In a directive issued in 2006 regarding the use of MII, Donald L. Basham, P.E., Chief, Engineering and Construction, USACE Directorate of Civil Works stated, "By providing standard cost estimating tools and databases, we are able to provide interchangeable models and assemblies for repetitive type work, provide for virtual cost estimating and regional collaboration, and provide the capability of interfacing with the latest technology and databases necessary to perform our mission."
Users of previous versions of MCACES have found that MII is easier to learn and use than its predecessors. The program is intuitive and offers more flexibility and features than its predecessor. Alan Cdebaca of the USACE Albuquerque District, who has been using MII since it was first released, said "MII is a lot easier to use than the old MCACES." In particular, models and assemblies are much easier to build in MII. As with any software application, "the more you use it, the better you get," added Cdebaca.
Juan Dominguez, of the USACE Los Angeles District, recommended that new MII users attend specialized training "because it's very different from the old MCACES."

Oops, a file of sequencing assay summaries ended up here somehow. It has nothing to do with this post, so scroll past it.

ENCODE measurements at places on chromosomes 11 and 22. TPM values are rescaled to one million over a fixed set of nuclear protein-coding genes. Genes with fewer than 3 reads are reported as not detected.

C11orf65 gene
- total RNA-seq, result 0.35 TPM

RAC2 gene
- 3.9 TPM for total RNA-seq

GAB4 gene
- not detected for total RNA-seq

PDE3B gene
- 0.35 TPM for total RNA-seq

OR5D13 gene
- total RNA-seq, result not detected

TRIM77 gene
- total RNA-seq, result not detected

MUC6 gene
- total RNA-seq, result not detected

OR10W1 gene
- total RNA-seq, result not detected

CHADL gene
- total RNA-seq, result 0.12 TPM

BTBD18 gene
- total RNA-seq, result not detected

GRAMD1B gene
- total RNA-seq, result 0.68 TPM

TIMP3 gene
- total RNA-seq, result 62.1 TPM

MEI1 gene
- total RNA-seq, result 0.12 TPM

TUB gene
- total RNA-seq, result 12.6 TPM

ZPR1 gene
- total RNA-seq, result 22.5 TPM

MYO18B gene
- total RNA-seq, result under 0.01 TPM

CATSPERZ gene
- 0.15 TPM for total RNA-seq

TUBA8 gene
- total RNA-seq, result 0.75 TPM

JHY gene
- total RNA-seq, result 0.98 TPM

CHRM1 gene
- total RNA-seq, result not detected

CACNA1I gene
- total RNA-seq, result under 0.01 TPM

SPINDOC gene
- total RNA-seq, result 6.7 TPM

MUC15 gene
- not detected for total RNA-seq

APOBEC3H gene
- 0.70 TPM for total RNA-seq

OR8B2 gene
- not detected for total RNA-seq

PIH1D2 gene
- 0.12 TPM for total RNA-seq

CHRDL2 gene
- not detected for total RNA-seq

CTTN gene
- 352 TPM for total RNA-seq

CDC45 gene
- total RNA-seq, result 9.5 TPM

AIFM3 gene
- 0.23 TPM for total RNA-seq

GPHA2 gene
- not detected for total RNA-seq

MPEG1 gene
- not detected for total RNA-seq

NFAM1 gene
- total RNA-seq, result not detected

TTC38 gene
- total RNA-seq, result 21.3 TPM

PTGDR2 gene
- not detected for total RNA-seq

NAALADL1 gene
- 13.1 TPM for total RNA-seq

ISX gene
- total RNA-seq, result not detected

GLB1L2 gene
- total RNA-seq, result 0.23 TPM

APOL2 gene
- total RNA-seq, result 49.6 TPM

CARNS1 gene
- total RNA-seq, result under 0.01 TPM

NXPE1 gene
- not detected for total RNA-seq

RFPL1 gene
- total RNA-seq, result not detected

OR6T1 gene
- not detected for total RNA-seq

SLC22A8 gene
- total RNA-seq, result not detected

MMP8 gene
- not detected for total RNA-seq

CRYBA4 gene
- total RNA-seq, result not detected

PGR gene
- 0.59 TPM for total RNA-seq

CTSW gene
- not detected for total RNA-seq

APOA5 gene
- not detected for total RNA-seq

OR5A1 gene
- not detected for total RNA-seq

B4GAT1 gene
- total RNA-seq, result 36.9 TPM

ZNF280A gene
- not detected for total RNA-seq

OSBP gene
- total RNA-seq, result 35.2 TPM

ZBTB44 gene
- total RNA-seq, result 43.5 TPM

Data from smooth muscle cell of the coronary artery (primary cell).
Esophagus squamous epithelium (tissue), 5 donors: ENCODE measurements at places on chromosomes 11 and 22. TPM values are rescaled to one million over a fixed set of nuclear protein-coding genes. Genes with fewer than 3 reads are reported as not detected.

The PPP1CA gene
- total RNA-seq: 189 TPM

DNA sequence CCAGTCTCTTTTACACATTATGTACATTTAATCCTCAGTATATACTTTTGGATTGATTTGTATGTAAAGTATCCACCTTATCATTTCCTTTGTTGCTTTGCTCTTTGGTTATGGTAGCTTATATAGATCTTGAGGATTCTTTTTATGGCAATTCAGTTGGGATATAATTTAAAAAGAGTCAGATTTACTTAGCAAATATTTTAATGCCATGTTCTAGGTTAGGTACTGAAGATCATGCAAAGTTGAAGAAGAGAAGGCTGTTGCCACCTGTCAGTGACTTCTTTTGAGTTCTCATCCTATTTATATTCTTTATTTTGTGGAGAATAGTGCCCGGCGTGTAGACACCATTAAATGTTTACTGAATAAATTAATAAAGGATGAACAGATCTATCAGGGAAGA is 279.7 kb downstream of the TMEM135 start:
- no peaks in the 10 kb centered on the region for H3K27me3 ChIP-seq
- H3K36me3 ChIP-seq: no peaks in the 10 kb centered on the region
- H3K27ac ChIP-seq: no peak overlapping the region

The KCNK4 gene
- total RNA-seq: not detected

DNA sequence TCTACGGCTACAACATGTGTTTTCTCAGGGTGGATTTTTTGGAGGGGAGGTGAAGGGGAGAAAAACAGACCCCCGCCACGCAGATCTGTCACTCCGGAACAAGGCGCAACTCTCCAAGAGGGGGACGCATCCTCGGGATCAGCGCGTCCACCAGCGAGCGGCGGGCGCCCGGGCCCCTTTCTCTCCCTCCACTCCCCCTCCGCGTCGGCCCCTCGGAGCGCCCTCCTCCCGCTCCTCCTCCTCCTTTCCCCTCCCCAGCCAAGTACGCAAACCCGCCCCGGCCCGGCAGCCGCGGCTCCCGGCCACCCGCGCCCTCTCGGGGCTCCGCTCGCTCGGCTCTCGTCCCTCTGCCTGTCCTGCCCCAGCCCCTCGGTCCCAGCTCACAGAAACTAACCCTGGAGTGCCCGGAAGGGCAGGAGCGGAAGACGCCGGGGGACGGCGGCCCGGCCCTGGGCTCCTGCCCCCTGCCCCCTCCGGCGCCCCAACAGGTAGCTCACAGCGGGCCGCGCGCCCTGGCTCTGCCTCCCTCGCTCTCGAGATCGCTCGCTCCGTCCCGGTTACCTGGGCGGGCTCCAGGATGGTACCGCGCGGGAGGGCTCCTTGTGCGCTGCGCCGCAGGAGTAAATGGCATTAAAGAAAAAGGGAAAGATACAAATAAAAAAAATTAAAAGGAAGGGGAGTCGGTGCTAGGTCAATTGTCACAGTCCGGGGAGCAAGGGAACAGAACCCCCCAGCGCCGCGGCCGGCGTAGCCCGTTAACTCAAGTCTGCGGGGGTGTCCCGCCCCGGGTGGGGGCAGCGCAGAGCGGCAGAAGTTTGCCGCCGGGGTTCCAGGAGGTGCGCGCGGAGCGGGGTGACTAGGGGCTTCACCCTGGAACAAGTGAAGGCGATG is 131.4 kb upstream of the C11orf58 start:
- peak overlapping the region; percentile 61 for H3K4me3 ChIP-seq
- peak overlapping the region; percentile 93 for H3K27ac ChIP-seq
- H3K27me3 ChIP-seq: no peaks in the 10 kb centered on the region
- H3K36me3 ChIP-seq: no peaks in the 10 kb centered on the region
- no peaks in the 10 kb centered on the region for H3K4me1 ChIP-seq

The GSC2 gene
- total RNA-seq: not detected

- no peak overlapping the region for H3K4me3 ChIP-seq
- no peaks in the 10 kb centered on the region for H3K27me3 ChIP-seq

MII isn't an application that can be learned overnight, but with formal training, good old-fashioned "playing around with it" and tapping into the expertise and lessons learned from other users, Dominguez said, "it's considerably easier to learn to use than MCACES was."
Inaccurate cost estimates are not only useless, but also can be dangerous. Accurate estimates are critical to the budget process. MII is set up to compute labor burdens and overtime more accurately than the old MCACES. In addition, MII's integrated Unit Price Book (UPB) is better than its predecessor’s, with more items and more accurate material costs. However, the latest pricing databases are tailored only for MII, so updates to MII's UPB are not reflected in the databases used by the old MCACES. Any remaining users of MCACES risk basing estimates on outdated information.
According to Cdebaca, "The strongest incentive cost estimators have to use MII is that the latest databases are integrated. In order to do the best estimate possible, you can't be using outdated information."